According to the Asthma and Allergy Foundation of America says three in 10 people with other allergies will also have pet allergies. Up to 20% of the population have pet allergies, which means that having a four-legged friend isn't always feasible. There are many health benefits to dog ownership, like such as higher survival rates in the instance of a heart attack, and as it turns out, you might not have to forgo the companionship and benefits of having a dog just because you're allergic. You might not be allergic to all dogs.
The age-old wisdom holds that a dog ages seven years for every single human year. Well, it turns out the age-old wisdom has some catching up to do. That's because scientists are now claiming that the way dogs actually age is more complex than we humans have previously thought.
Researchers at the University of California now claim that dogs rapidly age in their first two years of existence, quickly evolving from puppies to the equivalent of human middle age. They then experience a rapid slowing of the aging process in their DNA until much later in life.
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One person fell in love with a meerkat on his trip to the zoo and actually did what most people would only joke about: he took it home with him.
Less than 24 hours before a baby meerkat was officially introduced to the public, it disappeared from the Perth Zoo in Australia. After the meerkat went missing, zookeepers believed it was either taken by a predator or stolen, so they began searching for it.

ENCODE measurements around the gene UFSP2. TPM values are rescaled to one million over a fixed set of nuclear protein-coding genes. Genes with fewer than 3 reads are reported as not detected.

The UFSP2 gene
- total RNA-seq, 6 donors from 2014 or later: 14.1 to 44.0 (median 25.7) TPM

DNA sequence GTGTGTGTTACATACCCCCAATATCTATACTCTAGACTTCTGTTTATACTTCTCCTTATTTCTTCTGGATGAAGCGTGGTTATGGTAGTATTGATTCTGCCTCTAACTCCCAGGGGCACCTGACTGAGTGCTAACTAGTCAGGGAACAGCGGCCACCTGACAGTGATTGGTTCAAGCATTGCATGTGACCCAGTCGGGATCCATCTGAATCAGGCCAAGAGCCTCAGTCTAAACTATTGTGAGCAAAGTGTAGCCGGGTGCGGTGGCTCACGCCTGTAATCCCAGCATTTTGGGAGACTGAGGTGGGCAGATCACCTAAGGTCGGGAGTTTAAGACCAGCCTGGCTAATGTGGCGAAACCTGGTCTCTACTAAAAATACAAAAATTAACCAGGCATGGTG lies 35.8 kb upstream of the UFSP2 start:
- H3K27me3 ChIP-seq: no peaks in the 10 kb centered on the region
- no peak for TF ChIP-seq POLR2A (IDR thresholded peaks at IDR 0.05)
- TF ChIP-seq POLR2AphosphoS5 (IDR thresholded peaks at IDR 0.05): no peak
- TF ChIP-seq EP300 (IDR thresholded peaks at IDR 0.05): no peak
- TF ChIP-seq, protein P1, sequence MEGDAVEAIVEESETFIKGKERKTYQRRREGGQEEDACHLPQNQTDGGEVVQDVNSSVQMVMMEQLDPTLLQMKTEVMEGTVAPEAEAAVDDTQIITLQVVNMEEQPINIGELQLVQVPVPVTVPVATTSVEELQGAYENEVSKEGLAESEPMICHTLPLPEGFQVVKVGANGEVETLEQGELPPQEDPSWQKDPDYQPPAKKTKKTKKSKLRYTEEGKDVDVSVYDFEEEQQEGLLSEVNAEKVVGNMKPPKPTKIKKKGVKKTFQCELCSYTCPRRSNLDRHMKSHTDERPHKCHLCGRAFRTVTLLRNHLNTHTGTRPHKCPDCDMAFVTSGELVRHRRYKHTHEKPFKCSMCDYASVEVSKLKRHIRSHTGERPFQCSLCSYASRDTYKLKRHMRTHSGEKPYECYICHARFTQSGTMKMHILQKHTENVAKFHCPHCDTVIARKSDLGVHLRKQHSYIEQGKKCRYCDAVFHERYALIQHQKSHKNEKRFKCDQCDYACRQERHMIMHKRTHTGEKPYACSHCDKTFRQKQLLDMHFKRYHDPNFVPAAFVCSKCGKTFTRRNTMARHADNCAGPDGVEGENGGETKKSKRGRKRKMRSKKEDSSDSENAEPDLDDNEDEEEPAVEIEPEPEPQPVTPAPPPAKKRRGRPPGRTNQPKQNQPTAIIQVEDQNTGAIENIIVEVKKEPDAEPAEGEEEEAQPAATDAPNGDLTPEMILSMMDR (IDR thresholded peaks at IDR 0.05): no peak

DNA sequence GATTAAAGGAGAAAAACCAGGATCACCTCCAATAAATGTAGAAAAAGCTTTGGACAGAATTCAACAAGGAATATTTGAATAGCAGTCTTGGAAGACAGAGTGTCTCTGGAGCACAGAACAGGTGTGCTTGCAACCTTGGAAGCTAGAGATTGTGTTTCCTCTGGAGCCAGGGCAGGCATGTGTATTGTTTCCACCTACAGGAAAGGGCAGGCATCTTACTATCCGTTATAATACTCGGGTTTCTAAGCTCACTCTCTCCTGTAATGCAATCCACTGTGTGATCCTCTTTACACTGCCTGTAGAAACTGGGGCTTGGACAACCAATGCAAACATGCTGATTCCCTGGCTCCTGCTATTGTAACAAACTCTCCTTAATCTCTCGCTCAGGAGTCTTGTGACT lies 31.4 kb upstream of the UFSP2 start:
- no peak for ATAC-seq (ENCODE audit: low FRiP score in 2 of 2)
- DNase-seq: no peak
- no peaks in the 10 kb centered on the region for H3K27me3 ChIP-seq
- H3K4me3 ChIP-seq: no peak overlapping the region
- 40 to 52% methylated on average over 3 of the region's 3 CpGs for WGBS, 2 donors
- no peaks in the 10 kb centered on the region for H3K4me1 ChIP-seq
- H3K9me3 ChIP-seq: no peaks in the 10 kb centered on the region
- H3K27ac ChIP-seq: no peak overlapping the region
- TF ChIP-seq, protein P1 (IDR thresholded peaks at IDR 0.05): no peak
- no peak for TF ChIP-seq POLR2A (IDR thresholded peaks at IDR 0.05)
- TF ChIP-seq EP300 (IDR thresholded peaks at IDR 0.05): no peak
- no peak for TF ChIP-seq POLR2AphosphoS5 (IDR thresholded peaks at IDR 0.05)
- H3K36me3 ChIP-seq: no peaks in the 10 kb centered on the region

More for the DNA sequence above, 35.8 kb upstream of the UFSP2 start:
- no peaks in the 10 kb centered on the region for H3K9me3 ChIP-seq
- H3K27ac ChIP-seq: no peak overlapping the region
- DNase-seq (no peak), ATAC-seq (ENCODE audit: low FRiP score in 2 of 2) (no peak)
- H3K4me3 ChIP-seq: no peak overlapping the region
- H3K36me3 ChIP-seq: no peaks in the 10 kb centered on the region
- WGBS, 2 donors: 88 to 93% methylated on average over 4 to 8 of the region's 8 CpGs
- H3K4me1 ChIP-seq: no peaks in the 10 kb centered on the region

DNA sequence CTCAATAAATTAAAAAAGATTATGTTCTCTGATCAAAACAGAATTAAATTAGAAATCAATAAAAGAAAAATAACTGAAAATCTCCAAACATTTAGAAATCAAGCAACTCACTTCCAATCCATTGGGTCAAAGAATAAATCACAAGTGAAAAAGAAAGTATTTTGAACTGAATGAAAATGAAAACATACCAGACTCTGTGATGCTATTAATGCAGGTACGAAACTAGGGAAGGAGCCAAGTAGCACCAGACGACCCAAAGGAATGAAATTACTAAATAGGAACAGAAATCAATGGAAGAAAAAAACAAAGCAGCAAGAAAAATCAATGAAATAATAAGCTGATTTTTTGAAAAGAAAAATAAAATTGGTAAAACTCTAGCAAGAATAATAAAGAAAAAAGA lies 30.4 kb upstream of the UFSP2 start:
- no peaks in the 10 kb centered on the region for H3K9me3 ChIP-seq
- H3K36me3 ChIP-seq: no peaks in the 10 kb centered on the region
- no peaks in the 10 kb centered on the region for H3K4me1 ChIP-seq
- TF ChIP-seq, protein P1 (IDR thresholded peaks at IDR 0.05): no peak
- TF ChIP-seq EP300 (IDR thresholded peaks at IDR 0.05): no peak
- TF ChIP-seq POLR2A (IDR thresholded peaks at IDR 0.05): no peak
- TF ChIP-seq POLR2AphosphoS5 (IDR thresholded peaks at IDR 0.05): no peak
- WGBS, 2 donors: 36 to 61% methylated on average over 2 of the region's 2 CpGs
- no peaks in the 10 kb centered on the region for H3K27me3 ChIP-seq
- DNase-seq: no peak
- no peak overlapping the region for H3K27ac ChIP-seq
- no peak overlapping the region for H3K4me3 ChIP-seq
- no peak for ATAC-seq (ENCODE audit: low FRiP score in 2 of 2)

Two days later, the meerkat was found in Beverley, which is over 80 miles from Perth. The meerkat was taken by Jesse Ray Hooker, who thought the animal would "be cool as a pet." He scooped up the animal from its enclosure and put it in a cooler bag, playing loud music to hide the its yelps for help. "[He thought] it was very cute indeed," Chad Silver, Hooker's lawyer, said. "He fell in love with it." Technically, he's not wrong, but it's also not a reason to take an animal from the zoo.
There's nothing like a good reunion story to get you misty in the ol' tear ducts. Kate Howard, the managing editor of Kentucky Center for Investigative Reporting, shared a story of randomly running into the dog she used to foster on Twitter. You know all those dog reunion movies? The ones with names like A Dog's Hope and A Dog's Sloppy Kiss? The ones that make you cry buckets no matter how hard you think your heart is? Well, this is that, but in real life.